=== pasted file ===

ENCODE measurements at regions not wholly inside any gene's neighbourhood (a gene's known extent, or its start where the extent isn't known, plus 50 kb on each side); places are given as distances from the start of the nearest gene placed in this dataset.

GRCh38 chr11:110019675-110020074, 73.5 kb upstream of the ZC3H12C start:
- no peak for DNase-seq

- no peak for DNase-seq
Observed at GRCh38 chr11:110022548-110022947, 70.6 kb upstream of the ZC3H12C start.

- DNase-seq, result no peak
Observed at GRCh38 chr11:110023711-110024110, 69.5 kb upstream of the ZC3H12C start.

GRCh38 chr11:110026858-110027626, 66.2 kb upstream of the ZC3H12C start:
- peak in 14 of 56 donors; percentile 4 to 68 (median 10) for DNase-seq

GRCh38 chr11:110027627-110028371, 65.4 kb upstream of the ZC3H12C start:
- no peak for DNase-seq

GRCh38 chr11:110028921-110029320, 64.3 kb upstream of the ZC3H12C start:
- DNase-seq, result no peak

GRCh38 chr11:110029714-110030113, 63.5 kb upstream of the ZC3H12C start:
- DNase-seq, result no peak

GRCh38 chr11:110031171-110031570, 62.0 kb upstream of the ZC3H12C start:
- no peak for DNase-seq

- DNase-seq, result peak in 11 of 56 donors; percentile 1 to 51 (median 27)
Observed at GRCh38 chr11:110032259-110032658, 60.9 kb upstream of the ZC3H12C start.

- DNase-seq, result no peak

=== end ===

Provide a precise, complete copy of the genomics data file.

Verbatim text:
ENCODE measurements at regions not wholly inside any gene's neighbourhood (a gene's known extent, or its start where the extent isn't known, plus 50 kb on each side); places are given as distances from the start of the nearest gene placed in this dataset.

GRCh38 chr11:110019675-110020074, 73.5 kb upstream of the ZC3H12C start:
- no peak for DNase-seq

- no peak for DNase-seq
Observed at GRCh38 chr11:110022548-110022947, 70.6 kb upstream of the ZC3H12C start.

- DNase-seq, result no peak
Observed at GRCh38 chr11:110023711-110024110, 69.5 kb upstream of the ZC3H12C start.

GRCh38 chr11:110026858-110027626, 66.2 kb upstream of the ZC3H12C start:
- peak in 14 of 56 donors; percentile 4 to 68 (median 10) for DNase-seq

GRCh38 chr11:110027627-110028371, 65.4 kb upstream of the ZC3H12C start:
- no peak for DNase-seq

GRCh38 chr11:110028921-110029320, 64.3 kb upstream of the ZC3H12C start:
- DNase-seq, result no peak

GRCh38 chr11:110029714-110030113, 63.5 kb upstream of the ZC3H12C start:
- DNase-seq, result no peak

GRCh38 chr11:110031171-110031570, 62.0 kb upstream of the ZC3H12C start:
- no peak for DNase-seq

- DNase-seq, result peak in 11 of 56 donors; percentile 1 to 51 (median 27)
Observed at GRCh38 chr11:110032259-110032658, 60.9 kb upstream of the ZC3H12C start.

- DNase-seq, result no peak